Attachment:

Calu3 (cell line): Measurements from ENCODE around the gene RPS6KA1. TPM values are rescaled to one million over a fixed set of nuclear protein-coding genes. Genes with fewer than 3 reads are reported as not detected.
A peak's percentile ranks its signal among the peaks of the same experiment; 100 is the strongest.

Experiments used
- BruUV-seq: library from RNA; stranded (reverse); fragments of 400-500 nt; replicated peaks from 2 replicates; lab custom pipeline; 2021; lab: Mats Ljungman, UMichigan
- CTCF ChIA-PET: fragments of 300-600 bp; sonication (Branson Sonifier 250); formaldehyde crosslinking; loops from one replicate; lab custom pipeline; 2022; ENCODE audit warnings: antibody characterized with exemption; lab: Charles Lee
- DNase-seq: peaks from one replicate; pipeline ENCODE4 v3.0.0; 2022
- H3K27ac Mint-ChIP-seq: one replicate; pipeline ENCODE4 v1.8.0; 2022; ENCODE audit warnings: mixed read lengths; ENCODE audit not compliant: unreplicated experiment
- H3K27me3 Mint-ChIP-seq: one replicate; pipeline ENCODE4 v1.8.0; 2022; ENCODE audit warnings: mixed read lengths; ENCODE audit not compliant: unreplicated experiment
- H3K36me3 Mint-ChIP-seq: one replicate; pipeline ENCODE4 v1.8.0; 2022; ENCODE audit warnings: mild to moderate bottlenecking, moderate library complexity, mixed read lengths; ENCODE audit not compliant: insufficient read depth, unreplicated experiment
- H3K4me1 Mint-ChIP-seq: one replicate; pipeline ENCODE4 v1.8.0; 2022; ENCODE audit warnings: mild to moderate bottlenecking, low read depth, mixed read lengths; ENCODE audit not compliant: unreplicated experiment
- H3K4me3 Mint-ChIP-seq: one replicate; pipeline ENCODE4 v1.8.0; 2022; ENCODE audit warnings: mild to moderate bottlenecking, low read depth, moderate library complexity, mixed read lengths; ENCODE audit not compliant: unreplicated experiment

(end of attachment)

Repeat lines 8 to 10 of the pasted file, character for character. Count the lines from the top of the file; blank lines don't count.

- H3K27me3 Mint-ChIP-seq: one replicate; pipeline ENCODE4 v1.8.0; 2022; ENCODE audit warnings: mixed read lengths; ENCODE audit not compliant: unreplicated experiment
- H3K36me3 Mint-ChIP-seq: one replicate; pipeline ENCODE4 v1.8.0; 2022; ENCODE audit warnings: mild to moderate bottlenecking, moderate library complexity, mixed read lengths; ENCODE audit not compliant: insufficient read depth, unreplicated experiment
- H3K4me1 Mint-ChIP-seq: one replicate; pipeline ENCODE4 v1.8.0; 2022; ENCODE audit warnings: mild to moderate bottlenecking, low read depth, mixed read lengths; ENCODE audit not compliant: unreplicated experiment